BY Jason Victor Serinus,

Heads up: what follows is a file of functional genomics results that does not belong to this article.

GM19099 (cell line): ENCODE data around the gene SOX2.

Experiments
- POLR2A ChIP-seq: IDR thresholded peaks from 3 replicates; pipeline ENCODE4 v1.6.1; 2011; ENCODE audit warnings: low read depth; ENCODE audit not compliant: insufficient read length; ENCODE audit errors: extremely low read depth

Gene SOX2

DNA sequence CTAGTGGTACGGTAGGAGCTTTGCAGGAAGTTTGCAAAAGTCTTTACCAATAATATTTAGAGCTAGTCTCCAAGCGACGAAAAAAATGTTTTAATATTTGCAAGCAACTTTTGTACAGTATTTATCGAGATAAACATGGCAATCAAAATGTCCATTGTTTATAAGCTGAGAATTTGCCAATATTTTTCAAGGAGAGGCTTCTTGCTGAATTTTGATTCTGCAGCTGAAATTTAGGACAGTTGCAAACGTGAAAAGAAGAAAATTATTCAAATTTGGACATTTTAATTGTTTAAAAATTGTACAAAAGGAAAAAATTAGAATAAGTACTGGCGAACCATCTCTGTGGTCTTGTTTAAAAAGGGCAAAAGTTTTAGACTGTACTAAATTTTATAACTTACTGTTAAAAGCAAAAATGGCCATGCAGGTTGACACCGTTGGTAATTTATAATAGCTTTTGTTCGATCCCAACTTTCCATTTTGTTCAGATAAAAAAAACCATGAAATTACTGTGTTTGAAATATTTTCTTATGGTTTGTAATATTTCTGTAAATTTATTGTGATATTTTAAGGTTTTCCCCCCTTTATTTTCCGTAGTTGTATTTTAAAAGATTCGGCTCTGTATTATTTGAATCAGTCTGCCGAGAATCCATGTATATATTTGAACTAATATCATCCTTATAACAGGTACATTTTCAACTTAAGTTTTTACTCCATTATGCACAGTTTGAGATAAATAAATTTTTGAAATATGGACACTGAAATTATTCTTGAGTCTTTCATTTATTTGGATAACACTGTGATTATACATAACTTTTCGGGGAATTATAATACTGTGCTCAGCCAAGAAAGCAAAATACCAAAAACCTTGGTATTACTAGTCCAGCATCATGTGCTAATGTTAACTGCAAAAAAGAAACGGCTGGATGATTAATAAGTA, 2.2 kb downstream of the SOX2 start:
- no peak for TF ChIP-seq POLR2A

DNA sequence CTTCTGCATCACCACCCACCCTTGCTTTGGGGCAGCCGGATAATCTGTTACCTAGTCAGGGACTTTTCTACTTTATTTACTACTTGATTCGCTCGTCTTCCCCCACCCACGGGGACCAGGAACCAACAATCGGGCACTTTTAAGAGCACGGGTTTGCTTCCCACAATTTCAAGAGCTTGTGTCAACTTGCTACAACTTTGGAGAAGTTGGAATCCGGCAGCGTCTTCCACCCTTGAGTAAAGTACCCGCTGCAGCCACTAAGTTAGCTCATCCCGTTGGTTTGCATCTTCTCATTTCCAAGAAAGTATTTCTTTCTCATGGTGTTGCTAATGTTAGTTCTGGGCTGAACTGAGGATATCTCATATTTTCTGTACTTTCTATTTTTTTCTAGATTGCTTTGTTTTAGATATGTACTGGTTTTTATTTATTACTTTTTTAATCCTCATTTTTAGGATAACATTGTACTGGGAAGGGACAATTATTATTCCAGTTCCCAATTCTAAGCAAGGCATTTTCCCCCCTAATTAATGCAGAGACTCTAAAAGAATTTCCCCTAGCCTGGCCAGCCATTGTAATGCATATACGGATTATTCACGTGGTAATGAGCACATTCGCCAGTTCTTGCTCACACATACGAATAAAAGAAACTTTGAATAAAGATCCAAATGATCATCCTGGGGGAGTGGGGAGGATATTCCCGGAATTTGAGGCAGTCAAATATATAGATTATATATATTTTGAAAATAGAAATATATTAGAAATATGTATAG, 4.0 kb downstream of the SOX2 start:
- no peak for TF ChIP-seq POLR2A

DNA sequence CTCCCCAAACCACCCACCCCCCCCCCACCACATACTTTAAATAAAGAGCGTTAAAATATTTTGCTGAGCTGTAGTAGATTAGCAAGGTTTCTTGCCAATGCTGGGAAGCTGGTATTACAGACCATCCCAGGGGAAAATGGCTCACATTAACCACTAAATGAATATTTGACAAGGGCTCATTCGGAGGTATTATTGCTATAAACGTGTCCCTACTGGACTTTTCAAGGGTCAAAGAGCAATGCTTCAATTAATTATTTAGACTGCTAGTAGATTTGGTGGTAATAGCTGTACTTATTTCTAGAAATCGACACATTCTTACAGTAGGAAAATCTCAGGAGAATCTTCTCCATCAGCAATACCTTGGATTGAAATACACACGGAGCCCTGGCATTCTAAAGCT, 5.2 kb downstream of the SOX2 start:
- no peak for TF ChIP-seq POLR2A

The potential trouble with Leonard Bernstein’s Trouble in Tahiti, one that you will not encounter in Opera Parallèle’s wonderful new production, is that it piles cliché upon cliché. Premiered in June 1952 at the composer’s Festival of the Creative Arts at Brandeis University, the 40 or so minute “Opera in Seven Scenes” wickedly demolishes the smiling façade of post-WWII suburban life, showing it to be hollow, empty, and filled with duplicity. Scenes of the wife spilling everything to a disinterested, Camel-puffing, pill-pushing psychiatrist as the husband toys with his secretary at the office and attempts to prove his manhood at the gym are as familiar as the ultimate cliché of suburban life, and the garage filled with a Nash Rambler and Cadillac (both of which my family owned).

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